The pink tax refers to the invisible cost that women have to pay for products designed and marketed specifically to them while similar product categories for men are available for a lesser price. It’s not a literal tax. Sometimes it’s called gender pricing or price discrimination. This tax is applicable worldwide. It applies to the items that span a woman’s entire life, from girls’ toys and school uniforms to products like razors, shampoo, haircuts, clothes, and more.

Photo by Tim Mossholder on Unsplash

Irrespective of the fact whether government tax policies and interventions are there or not, women-specific products are costlier than men’s products. There is one major problem with pink tax, that it is not easily identifiable. Some products that seemingly gender-neutral like cotton shirts and leather boots have female versions that are subject to higher tariffs than comparable male items. One of the most common examples that we see of pink tax is among salon services, where men’s hair cut costs less than woman’s haircuts. But in the Indian context, it would be appropriate to say that we do not have any pink tax levied on women's products but, we have gender price discrimination in products and services because as per researchers, there is credible data available to support this.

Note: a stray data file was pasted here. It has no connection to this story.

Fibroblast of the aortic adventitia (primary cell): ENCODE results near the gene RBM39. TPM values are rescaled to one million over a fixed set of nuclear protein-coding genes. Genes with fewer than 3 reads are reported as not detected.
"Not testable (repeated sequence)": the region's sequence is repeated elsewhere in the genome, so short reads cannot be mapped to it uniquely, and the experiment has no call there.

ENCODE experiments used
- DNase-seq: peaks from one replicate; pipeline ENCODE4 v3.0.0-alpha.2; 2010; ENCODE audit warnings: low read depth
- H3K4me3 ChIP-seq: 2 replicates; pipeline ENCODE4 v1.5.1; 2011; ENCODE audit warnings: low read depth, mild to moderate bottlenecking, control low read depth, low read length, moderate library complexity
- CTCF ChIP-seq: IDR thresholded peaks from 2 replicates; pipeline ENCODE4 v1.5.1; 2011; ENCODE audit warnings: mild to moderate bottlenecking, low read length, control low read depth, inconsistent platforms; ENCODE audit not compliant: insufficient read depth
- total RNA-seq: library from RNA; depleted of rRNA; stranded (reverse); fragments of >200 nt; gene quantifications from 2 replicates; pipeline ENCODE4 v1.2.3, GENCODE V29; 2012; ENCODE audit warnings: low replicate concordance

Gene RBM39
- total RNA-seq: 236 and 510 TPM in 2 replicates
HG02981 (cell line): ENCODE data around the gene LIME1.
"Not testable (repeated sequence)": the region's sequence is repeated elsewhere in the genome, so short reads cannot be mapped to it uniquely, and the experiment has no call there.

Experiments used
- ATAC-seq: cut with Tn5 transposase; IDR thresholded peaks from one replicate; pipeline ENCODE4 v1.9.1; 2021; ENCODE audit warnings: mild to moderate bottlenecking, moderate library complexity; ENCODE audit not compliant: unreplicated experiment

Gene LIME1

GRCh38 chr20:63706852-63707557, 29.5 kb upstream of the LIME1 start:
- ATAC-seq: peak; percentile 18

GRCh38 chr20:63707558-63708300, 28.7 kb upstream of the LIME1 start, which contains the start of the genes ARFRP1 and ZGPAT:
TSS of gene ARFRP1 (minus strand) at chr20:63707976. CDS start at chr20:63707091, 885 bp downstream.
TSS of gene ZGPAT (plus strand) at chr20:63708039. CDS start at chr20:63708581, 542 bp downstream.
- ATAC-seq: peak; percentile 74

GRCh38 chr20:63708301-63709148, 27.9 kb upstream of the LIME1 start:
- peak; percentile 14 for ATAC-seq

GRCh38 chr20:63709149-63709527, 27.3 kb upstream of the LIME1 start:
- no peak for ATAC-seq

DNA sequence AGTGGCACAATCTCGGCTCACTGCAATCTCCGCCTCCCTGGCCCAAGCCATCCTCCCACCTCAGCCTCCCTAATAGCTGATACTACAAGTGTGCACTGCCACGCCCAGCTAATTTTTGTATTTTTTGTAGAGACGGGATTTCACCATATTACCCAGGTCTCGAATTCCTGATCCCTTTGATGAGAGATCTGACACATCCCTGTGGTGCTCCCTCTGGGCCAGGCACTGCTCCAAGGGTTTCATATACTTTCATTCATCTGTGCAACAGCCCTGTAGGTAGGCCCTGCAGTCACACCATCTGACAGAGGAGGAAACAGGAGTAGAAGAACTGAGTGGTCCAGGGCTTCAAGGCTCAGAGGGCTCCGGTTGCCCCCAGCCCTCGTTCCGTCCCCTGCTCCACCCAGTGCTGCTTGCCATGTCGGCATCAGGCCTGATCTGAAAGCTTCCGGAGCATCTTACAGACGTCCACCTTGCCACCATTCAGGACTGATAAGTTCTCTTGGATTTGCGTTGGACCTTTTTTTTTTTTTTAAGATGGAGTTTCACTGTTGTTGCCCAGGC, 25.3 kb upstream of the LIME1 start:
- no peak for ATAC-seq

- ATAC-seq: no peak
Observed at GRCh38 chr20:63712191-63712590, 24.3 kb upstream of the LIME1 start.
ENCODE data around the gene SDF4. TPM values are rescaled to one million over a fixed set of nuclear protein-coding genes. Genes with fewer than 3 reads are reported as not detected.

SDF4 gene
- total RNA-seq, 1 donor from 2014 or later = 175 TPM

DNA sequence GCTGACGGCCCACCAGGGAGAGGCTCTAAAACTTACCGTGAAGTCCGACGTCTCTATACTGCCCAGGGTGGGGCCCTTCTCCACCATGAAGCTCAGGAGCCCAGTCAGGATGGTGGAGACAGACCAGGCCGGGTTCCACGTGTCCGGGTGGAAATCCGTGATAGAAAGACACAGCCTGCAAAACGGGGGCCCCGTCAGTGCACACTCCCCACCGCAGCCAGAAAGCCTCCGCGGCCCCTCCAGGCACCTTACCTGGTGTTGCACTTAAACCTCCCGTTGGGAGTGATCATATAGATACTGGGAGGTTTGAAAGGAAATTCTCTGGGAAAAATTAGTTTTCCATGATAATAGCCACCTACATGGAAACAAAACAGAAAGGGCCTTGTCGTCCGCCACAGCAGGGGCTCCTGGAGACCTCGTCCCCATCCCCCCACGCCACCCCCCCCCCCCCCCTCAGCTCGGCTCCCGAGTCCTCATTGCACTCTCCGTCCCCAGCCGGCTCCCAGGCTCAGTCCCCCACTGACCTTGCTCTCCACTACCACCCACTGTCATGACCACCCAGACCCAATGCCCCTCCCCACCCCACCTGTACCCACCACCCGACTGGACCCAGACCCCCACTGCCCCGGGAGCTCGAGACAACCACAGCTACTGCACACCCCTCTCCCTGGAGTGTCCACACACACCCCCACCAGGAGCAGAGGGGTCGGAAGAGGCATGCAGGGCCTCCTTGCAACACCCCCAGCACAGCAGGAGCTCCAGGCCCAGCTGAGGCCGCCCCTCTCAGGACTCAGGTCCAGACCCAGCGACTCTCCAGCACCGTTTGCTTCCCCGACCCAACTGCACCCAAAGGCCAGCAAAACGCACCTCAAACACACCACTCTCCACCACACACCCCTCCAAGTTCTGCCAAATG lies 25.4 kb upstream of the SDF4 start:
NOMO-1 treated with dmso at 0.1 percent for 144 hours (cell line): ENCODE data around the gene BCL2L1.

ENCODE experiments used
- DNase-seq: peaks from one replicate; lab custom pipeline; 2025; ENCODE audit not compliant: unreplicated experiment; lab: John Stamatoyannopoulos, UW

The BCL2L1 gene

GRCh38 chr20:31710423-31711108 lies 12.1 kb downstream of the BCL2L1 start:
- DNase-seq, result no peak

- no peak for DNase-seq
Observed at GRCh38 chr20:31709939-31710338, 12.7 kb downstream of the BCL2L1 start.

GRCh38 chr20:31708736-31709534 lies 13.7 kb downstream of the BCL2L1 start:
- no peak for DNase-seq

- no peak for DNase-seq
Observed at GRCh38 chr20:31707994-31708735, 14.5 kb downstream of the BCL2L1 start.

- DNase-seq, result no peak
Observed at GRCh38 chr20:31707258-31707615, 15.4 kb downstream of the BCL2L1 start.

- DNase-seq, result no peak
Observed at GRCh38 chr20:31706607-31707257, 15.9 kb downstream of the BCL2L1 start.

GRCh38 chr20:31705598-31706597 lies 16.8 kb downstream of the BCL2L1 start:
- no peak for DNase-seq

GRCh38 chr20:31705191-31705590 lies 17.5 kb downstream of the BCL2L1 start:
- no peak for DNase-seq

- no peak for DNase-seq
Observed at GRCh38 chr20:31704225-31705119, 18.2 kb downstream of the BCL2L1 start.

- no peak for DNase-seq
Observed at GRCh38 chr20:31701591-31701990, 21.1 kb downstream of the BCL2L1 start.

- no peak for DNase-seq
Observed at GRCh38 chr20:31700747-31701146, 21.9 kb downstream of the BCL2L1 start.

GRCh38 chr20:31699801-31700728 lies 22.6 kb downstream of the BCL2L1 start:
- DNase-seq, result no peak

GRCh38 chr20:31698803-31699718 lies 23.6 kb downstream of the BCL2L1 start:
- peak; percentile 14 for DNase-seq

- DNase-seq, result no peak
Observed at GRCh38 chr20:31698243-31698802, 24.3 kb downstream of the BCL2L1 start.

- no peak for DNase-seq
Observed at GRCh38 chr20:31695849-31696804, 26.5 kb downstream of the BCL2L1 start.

The reason it is of concern is because it affects the purchasing power of women, with an already existing wage gap, it is economical inequality while making women spend more for the same goods and services. This puts man in a position of holding more purchasing power with them already earning more. many femisits and activists have pointed it out before and companies have justified the act with bizarre reasoning. While the policies around the same has to change, it is also important to make informed decisions.

Contributed by Tanya content writer at Mitti Ke Rang

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